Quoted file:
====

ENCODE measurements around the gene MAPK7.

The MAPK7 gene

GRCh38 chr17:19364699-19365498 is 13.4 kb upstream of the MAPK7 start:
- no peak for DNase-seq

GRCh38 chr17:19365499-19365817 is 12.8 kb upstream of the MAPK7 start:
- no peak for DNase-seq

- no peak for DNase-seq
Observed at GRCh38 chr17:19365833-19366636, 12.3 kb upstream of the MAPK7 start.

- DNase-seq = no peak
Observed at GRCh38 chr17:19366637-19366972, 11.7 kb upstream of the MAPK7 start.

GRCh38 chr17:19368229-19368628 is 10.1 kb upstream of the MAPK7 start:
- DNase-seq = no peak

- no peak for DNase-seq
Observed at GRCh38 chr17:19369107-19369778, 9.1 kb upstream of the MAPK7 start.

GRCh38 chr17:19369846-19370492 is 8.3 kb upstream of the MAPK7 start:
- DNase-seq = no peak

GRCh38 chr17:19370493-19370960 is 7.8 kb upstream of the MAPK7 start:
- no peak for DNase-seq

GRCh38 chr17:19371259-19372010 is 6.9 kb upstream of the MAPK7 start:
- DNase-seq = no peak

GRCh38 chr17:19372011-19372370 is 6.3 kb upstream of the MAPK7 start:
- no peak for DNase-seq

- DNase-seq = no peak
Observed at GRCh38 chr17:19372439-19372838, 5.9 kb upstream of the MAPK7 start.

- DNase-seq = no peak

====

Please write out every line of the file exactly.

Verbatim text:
ENCODE measurements around the gene MAPK7.

The MAPK7 gene

GRCh38 chr17:19364699-19365498 is 13.4 kb upstream of the MAPK7 start:
- no peak for DNase-seq

GRCh38 chr17:19365499-19365817 is 12.8 kb upstream of the MAPK7 start:
- no peak for DNase-seq

- no peak for DNase-seq
Observed at GRCh38 chr17:19365833-19366636, 12.3 kb upstream of the MAPK7 start.

- DNase-seq = no peak
Observed at GRCh38 chr17:19366637-19366972, 11.7 kb upstream of the MAPK7 start.

GRCh38 chr17:19368229-19368628 is 10.1 kb upstream of the MAPK7 start:
- DNase-seq = no peak

- no peak for DNase-seq
Observed at GRCh38 chr17:19369107-19369778, 9.1 kb upstream of the MAPK7 start.

GRCh38 chr17:19369846-19370492 is 8.3 kb upstream of the MAPK7 start:
- DNase-seq = no peak

GRCh38 chr17:19370493-19370960 is 7.8 kb upstream of the MAPK7 start:
- no peak for DNase-seq

GRCh38 chr17:19371259-19372010 is 6.9 kb upstream of the MAPK7 start:
- DNase-seq = no peak

GRCh38 chr17:19372011-19372370 is 6.3 kb upstream of the MAPK7 start:
- no peak for DNase-seq

- DNase-seq = no peak
Observed at GRCh38 chr17:19372439-19372838, 5.9 kb upstream of the MAPK7 start.

- DNase-seq = no peak